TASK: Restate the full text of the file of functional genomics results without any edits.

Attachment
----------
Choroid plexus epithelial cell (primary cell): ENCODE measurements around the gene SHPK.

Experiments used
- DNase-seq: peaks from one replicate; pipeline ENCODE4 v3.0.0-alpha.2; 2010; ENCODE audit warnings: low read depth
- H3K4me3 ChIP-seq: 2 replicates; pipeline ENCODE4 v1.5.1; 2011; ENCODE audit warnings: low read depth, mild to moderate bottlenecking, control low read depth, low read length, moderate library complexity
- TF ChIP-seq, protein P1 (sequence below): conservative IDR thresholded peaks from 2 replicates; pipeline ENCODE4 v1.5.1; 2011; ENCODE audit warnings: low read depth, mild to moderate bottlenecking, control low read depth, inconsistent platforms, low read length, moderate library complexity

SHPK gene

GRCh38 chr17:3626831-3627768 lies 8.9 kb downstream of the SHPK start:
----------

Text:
Choroid plexus epithelial cell (primary cell): ENCODE measurements around the gene SHPK.

Experiments used
- DNase-seq: peaks from one replicate; pipeline ENCODE4 v3.0.0-alpha.2; 2010; ENCODE audit warnings: low read depth
- H3K4me3 ChIP-seq: 2 replicates; pipeline ENCODE4 v1.5.1; 2011; ENCODE audit warnings: low read depth, mild to moderate bottlenecking, control low read depth, low read length, moderate library complexity
- TF ChIP-seq, protein P1 (sequence below): conservative IDR thresholded peaks from 2 replicates; pipeline ENCODE4 v1.5.1; 2011; ENCODE audit warnings: low read depth, mild to moderate bottlenecking, control low read depth, inconsistent platforms, low read length, moderate library complexity

SHPK gene

GRCh38 chr17:3626831-3627768 lies 8.9 kb downstream of the SHPK start: